Am I the only person in the country who detests this infernal heat? This balmy weather that leaves you feeling all hot and bothered and your mind befuddled. I’m not averse to a spot of sunshine. I acknowledge that the obvious presence of the sun and a blue sky makes you feel happier; that’s why millions of us fly abroad each year in search of this often elusive celestial object. I’d just like it to be present with a little less heat.
It becomes unbearable when it’s so hot that just walking about is exhausting – like swimming in a suit of armour. Your clothes stick to you like survivors on a raft, and your hair does whatever the hell it likes, the sweat giving it complete autonomy. If I were forced to live in a year-round hot climate, after installing air-conditioning, I’d become a recluse. The only positive to the heat is that it keeps the slugs at bay. Unfortunately, as night follows day, so with every positive comes a negative – an army of insects to do battle with instead.
In the same way the sun can make us feel more cheerful, its heat can also heighten aggression. It was reported by National Geographic News on 24th March 2010, that a recent study has shown how an increase in violence is as a direct result of rising temperatures caused by global warming (if there is such a thing). The study looked at statistics of yearly temperatures, and compared them to violent crime rates between 1950 and 2008. What it discovered was that when the temperature rose in the US, then so did the level of volatility in human behaviour, but at an alarming rate. An increase of 8 degrees Fahrenheit (4.4 degrees Celcius) meant homicide and assault cases could surge by an estimated one hundred thousand cases.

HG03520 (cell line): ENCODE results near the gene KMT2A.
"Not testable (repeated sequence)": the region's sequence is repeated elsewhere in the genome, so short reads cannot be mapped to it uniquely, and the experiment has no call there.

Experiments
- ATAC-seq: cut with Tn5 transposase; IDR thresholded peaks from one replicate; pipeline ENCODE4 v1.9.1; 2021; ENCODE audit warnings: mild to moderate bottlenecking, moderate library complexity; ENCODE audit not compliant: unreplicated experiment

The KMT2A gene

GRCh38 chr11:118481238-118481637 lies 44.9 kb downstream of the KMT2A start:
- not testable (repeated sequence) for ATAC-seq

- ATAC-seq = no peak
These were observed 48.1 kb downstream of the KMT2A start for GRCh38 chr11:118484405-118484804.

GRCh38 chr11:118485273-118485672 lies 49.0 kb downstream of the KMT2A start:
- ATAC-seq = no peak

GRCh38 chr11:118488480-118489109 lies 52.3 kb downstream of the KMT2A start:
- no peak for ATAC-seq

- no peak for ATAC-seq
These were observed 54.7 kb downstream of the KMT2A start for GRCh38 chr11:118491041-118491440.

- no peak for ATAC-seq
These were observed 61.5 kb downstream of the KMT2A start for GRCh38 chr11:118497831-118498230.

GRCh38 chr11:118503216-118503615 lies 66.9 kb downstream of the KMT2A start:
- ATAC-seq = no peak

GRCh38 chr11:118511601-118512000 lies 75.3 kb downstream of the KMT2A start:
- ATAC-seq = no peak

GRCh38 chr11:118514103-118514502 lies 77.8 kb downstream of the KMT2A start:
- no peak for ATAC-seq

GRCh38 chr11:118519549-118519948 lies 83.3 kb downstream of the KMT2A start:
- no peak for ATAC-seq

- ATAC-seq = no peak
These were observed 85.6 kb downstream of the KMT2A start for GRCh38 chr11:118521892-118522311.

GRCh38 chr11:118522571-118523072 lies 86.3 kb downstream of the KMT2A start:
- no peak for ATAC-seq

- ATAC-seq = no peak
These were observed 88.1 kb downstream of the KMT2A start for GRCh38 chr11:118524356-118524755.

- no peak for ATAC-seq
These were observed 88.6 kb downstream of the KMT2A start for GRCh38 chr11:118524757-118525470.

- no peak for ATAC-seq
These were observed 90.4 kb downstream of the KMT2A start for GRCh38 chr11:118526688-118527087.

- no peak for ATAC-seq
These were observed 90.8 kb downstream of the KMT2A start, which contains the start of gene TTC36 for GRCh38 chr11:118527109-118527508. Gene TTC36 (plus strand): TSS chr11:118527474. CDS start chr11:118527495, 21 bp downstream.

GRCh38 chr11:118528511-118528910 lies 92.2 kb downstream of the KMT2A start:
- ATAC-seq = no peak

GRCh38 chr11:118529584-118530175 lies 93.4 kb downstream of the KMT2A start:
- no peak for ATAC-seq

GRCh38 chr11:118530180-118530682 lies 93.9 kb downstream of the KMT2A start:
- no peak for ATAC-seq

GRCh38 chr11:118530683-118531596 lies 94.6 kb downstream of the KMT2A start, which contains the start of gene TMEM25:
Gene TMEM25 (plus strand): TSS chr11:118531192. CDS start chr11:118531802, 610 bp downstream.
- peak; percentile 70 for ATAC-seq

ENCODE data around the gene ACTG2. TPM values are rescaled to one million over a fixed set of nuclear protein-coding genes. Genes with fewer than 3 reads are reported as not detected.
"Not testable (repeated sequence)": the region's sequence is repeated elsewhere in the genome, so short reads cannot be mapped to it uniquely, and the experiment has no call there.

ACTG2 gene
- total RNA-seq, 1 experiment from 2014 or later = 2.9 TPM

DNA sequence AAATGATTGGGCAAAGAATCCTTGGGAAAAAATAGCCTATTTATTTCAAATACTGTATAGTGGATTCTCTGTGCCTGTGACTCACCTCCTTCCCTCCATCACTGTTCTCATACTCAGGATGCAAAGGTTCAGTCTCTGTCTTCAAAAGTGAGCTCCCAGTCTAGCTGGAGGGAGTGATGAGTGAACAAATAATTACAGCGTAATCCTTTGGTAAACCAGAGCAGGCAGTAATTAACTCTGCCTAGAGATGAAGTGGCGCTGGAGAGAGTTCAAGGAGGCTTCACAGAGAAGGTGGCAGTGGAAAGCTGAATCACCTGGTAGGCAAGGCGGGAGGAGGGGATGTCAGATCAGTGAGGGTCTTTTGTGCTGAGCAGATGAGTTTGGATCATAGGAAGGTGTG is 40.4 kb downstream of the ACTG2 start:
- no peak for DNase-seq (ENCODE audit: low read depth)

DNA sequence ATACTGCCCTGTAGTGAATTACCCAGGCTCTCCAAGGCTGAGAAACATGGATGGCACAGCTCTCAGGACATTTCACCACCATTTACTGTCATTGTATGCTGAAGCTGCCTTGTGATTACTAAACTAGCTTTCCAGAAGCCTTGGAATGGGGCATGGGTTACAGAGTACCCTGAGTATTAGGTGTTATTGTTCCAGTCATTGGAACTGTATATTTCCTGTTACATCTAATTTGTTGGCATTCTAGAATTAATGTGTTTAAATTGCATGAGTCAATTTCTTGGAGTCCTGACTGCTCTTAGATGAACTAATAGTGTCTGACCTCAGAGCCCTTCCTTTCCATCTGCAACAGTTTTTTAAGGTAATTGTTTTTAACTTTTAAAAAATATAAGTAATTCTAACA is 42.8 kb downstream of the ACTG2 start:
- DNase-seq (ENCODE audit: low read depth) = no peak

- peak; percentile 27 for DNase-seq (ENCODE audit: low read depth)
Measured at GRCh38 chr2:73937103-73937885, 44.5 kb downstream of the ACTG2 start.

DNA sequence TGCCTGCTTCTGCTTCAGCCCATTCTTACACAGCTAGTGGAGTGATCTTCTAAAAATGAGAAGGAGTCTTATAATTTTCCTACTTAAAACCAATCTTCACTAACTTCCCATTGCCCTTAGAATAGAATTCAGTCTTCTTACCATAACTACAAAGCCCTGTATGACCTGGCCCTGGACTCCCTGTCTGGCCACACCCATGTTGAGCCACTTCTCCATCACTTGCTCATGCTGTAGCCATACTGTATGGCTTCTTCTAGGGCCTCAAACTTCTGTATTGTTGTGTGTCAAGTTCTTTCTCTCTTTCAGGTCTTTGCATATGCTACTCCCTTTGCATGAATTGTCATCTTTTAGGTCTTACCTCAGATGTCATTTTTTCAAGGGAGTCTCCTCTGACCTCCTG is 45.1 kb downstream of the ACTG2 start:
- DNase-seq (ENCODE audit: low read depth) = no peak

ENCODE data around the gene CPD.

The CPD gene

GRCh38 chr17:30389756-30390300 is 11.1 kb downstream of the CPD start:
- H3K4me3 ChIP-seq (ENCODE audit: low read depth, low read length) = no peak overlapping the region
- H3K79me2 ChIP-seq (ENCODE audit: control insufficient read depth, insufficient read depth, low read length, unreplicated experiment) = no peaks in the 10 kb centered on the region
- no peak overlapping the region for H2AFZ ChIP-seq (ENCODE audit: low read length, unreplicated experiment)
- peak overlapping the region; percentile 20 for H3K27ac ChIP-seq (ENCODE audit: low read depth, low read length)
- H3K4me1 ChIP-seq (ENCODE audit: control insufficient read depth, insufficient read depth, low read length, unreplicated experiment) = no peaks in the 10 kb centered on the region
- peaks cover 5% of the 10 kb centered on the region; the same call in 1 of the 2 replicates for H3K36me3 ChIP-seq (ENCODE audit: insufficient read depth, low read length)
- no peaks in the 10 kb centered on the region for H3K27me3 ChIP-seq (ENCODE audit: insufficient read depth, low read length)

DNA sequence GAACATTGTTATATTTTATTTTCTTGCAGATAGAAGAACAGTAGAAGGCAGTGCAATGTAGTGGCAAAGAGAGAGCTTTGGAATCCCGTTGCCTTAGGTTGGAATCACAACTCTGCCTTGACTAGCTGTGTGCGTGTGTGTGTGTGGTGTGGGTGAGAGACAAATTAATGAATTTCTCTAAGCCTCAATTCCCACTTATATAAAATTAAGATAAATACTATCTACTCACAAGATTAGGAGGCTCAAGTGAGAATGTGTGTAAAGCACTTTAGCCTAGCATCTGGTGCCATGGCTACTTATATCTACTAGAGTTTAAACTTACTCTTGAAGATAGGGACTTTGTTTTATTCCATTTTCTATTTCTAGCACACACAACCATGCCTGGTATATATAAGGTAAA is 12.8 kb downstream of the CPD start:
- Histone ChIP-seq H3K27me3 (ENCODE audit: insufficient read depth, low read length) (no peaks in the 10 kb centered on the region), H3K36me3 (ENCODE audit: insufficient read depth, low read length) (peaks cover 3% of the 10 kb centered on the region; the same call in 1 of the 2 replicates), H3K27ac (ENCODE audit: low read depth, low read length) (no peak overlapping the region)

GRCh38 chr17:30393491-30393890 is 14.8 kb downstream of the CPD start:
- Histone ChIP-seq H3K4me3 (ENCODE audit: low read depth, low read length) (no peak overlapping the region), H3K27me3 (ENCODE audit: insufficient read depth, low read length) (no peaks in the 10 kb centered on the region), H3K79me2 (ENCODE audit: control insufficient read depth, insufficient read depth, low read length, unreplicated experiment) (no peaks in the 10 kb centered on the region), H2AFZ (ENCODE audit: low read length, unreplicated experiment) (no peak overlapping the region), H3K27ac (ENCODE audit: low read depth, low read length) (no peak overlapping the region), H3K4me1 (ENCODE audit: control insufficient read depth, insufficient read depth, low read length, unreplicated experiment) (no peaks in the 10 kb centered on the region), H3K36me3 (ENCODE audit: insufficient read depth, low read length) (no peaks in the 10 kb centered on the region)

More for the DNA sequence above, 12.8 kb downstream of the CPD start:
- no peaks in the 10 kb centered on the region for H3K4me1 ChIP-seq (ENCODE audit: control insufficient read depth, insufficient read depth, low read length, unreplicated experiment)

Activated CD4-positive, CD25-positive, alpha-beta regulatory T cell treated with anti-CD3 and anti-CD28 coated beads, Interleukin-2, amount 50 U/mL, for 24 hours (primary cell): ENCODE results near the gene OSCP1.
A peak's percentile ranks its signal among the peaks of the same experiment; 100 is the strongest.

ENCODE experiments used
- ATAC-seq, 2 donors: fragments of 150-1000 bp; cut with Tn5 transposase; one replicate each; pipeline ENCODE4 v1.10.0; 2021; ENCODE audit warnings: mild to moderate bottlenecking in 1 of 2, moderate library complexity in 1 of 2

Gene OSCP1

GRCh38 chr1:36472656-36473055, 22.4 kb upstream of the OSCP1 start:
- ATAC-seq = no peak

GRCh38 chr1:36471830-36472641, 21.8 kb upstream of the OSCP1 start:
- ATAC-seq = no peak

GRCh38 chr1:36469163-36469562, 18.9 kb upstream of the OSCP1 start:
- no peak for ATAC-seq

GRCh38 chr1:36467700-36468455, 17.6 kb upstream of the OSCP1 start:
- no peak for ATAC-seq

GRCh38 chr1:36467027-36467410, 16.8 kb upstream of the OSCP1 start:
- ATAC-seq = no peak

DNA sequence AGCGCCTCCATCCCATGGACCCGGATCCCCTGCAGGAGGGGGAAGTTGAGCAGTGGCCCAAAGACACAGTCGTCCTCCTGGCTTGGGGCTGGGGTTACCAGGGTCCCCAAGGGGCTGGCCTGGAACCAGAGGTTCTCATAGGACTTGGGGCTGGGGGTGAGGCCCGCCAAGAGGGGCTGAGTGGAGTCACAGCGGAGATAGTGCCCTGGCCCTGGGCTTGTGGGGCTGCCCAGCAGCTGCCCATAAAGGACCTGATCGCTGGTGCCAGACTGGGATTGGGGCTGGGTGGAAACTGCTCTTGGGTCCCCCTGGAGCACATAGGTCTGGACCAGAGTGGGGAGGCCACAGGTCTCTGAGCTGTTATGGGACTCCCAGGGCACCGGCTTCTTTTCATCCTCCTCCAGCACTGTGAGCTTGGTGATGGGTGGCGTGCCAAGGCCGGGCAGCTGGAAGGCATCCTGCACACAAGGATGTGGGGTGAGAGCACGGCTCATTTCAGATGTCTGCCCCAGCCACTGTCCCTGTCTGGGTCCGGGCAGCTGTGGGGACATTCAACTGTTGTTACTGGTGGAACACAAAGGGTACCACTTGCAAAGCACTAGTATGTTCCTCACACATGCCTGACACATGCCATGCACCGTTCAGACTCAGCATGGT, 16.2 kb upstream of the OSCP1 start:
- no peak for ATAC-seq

“Higher temperatures can increase human aggression in myriad ways,” said study co-author Matthew DeLisi, a sociologist at Iowa State University.
Brad Bushman, a psychologist at the University of Michigan who specializes in human aggression, agreed.
“Hot temperatures make people cranky and irritable,” said Bushman, who did not participate in the new research. “Cranky, irritable people are prone to aggression.”
It isn’t just the irritability we have to worry about. The hotter weather leads to more social interaction and increased opportunities to commit an offence.
Simon Fraser, criminal psychologist at the University of Canada, supports these theories adding that the heat has a physiological effect on the human condition making us believe we are less energetic, when this is not in fact the case.
“The fact that hot people are more aroused but think they are less aroused means that they overreact to provocations,” Bushman said.
That revered Mancunian philosopher, Karl Pilkington, has speculated on this matter himself, and personally attests to the benefits of a cooler climate: “Let’s face it, you never hear about Eskimos kicking off. The cold calms them down.”
So given the evidence, I think I’m on the side of the Eskimos… I’d rather be cold and a bit fed up, than sweaty and driven to the edge of violence. I just don’t fancy eating frozen raw whale blubber and shitting into a bag.
Image credit: benchart / 123RF Stock Photo